Work has begun to replace BNSF Railway's 118-year-old swing span over the Mississippi River at Burlington, Iowa, with a modern lift span that will increase the river channel width from 150 feet to 307 feet 6 inches. The $70-million project is scheduled for completion in the summer of 2011.
Construction of the lift
span is being financed in part through the American Recovery and Reinvestment
Act of 2009 and previous year appropriations under the Truman-Hobbs Act, which
provides federal funds for the alteration of bridges, found to be unreasonably
obstructive to navigation. The Truman-Hobbs Bridge Alteration Program is
managed by the Department of Homeland Security, U.S. Coast Guard. The
Burlington Bridge is one of the top three U.S. bridges most frequently struck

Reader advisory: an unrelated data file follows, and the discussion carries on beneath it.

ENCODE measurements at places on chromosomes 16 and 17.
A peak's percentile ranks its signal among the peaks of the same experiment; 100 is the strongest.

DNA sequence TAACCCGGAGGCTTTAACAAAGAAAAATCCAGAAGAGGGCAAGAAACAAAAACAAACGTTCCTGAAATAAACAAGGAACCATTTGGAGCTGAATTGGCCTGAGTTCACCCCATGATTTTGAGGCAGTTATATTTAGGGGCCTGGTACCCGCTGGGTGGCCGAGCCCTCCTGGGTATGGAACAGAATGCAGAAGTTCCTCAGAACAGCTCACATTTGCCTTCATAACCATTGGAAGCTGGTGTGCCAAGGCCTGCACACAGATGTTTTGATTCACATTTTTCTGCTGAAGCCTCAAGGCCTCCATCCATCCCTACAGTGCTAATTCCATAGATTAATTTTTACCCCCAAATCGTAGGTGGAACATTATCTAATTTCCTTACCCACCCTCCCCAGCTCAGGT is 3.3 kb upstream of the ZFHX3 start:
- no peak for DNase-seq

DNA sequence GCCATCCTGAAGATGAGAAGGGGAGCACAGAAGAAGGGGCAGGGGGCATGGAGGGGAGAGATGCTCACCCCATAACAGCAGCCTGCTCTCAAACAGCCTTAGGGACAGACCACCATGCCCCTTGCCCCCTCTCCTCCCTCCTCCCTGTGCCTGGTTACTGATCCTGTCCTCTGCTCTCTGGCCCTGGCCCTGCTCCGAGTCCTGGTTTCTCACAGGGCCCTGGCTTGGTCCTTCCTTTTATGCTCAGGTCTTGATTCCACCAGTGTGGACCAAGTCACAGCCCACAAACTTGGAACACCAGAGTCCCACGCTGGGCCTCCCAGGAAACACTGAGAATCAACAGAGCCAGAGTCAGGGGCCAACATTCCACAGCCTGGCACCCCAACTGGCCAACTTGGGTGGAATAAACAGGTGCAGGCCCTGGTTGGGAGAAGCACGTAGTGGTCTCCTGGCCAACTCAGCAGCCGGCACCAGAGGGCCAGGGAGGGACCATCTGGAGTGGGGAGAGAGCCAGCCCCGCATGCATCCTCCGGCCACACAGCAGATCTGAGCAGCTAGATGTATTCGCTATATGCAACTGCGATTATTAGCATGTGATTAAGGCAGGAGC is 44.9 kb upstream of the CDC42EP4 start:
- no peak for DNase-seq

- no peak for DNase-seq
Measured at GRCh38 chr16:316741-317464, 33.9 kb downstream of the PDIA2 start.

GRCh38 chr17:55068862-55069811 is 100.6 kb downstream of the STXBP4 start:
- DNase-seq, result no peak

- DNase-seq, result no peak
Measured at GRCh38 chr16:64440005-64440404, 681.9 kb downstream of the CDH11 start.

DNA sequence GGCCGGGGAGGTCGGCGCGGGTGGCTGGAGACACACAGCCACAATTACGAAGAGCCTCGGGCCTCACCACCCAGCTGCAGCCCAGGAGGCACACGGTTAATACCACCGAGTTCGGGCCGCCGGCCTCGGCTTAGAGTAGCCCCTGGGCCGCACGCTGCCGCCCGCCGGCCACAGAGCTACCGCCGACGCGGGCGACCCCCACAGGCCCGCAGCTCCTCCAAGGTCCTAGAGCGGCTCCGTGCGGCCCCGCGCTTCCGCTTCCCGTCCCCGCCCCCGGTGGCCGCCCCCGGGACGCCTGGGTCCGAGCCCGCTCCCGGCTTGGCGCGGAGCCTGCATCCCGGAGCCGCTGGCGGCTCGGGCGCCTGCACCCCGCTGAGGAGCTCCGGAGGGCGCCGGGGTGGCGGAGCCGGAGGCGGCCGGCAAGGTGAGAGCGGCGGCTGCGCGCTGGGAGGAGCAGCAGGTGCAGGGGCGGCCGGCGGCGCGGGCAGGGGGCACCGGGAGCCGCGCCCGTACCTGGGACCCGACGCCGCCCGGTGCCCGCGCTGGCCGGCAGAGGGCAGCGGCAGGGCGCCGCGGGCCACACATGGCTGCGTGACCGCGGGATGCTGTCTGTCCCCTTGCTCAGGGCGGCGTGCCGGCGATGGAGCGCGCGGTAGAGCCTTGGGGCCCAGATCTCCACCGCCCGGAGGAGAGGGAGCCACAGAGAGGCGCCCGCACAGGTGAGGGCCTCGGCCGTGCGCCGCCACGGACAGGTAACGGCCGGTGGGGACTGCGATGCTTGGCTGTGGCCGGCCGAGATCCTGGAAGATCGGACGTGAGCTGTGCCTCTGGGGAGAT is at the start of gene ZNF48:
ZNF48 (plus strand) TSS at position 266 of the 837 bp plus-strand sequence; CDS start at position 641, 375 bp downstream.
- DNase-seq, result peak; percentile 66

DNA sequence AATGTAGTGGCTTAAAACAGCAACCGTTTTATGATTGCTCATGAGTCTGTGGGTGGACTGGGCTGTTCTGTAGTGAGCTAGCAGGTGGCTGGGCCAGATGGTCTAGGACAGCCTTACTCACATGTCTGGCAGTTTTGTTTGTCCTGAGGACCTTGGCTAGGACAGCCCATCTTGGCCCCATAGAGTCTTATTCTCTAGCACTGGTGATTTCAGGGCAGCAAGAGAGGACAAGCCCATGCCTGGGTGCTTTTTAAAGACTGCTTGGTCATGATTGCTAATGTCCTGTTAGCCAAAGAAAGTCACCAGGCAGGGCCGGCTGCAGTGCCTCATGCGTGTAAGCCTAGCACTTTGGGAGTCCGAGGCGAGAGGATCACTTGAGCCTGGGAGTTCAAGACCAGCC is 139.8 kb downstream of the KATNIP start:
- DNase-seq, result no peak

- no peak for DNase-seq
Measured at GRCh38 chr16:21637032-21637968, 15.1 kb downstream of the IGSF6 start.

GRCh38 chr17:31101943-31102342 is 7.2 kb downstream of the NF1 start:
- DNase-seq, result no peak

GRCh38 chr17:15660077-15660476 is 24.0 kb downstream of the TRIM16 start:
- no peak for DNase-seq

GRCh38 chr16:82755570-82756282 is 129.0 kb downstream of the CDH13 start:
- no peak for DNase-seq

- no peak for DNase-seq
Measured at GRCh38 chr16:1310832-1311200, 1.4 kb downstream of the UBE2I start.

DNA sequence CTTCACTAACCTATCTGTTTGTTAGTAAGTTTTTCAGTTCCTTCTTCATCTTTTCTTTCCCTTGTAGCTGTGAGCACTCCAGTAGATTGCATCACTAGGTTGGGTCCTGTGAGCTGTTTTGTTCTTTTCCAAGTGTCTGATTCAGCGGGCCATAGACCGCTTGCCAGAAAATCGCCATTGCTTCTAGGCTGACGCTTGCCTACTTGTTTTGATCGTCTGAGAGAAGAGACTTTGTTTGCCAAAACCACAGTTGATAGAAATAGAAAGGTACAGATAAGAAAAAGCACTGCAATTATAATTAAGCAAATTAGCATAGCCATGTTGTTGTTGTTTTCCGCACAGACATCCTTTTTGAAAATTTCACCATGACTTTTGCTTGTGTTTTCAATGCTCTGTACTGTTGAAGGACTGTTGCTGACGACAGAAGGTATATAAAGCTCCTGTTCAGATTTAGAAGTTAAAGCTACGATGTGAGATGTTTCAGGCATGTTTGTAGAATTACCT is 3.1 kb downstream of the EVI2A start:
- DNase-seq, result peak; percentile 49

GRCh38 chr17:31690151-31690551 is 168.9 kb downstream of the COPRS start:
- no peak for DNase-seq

by barges or towing vessels.
The bridge is used by about
30 trains a day, including two Amtrak trains linking Chicago to the West Coast
and intermediate points. The bridge opens about 300 times a month to let river
traffic pass, and about 24 million tons of waterborne commerce passed through
the bridge in 2008.
Burlington native David
Duke has been named construction manager for the project, for which Ames
Construction, Inc., of Burnsville, Minn., is the prime contractor. Subcontractors
include Frank Millard Company and Smith Engineering, and suppliers include
Ideal Ready Mix; all three firms are Burlington-based. A total of up to 120
people will be working on the bridge at various times during the construction